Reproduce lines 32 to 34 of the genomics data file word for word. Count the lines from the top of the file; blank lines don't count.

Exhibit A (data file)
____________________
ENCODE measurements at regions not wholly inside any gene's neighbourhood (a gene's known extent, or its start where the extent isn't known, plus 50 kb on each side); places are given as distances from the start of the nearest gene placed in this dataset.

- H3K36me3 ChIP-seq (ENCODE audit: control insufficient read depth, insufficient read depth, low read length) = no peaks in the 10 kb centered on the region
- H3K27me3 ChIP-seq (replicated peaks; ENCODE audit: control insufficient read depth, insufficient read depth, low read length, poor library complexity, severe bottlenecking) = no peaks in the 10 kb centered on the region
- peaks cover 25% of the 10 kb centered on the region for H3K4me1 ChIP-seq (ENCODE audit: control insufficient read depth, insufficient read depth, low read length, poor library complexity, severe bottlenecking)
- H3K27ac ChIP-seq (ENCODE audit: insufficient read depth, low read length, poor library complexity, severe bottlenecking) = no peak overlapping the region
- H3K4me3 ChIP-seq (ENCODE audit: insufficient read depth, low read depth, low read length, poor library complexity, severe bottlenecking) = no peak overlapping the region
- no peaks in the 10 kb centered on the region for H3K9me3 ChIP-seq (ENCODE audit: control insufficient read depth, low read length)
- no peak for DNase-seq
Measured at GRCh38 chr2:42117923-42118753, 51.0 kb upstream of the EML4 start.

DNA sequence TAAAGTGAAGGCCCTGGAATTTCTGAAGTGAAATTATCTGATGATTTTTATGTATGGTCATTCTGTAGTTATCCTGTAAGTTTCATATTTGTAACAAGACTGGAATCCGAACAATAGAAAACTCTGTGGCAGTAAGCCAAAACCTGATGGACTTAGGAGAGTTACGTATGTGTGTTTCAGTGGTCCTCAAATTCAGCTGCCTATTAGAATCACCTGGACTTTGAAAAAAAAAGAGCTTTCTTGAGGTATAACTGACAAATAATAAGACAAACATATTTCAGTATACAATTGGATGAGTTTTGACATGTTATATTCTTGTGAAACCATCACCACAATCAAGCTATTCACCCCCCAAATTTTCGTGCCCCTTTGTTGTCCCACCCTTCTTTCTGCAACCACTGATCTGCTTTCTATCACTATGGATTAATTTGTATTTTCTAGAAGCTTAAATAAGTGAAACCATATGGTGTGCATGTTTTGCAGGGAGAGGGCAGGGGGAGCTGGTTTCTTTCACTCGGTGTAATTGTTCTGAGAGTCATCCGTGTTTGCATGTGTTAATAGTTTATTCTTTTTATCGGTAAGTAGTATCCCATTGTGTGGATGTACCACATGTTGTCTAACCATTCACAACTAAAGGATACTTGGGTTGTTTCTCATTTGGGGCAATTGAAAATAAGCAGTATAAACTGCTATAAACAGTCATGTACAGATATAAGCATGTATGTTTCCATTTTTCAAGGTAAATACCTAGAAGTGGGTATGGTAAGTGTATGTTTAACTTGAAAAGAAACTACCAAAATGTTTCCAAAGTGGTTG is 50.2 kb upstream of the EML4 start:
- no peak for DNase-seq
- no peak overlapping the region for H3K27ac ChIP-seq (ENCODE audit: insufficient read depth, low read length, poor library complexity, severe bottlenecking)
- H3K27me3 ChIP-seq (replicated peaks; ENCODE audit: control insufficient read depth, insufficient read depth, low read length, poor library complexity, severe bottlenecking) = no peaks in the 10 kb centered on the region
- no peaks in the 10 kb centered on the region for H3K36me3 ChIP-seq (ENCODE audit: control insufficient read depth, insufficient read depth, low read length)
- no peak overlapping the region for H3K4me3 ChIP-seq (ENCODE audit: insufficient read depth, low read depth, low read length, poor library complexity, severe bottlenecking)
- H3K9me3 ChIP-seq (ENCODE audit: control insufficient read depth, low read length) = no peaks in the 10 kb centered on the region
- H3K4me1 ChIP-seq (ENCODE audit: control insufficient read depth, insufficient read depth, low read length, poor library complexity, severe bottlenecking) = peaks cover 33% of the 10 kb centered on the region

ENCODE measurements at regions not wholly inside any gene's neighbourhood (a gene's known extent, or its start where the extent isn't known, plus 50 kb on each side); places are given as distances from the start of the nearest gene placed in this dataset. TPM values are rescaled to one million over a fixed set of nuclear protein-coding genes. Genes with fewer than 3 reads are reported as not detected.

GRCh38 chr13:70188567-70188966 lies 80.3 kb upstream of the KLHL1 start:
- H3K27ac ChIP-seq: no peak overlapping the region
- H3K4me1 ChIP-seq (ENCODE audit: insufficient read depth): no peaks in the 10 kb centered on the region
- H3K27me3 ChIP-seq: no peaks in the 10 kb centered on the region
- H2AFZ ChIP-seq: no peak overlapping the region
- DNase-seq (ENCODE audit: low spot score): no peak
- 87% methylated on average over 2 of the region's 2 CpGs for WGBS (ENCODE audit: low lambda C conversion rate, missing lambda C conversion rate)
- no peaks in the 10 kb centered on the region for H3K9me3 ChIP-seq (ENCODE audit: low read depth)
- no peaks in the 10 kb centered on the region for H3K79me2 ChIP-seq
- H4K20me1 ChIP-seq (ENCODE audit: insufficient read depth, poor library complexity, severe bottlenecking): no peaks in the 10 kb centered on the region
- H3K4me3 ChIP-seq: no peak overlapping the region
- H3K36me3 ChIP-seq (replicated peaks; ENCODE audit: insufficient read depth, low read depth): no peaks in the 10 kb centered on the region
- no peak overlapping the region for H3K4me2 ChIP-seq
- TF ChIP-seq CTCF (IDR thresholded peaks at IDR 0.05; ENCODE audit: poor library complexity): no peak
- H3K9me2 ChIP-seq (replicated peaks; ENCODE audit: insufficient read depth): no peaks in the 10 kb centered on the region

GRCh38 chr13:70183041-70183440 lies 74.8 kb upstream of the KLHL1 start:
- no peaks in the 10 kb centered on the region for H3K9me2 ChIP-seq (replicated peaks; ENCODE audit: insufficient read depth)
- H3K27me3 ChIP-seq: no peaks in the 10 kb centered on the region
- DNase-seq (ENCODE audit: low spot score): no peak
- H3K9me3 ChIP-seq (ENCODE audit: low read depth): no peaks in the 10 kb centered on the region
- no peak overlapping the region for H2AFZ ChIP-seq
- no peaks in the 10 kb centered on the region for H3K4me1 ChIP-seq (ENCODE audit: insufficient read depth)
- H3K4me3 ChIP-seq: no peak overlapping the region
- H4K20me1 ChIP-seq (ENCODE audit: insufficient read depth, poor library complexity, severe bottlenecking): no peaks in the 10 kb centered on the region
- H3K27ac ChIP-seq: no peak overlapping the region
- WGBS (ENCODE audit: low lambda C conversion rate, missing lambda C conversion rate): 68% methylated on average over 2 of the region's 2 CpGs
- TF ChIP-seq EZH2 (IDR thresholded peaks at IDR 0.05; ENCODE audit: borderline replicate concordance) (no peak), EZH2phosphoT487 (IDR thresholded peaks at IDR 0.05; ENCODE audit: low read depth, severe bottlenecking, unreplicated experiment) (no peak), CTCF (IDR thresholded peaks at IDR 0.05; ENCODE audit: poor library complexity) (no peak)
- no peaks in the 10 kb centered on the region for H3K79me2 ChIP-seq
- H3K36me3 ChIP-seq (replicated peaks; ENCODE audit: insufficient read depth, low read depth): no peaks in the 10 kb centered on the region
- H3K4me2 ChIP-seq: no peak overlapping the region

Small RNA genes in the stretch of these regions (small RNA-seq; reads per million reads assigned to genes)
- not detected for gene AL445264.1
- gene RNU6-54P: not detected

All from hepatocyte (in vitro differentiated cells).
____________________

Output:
- TF ChIP-seq CTCF (IDR thresholded peaks at IDR 0.05; ENCODE audit: poor library complexity): no peak
- H3K9me2 ChIP-seq (replicated peaks; ENCODE audit: insufficient read depth): no peaks in the 10 kb centered on the region

GRCh38 chr13:70183041-70183440 lies 74.8 kb upstream of the KLHL1 start: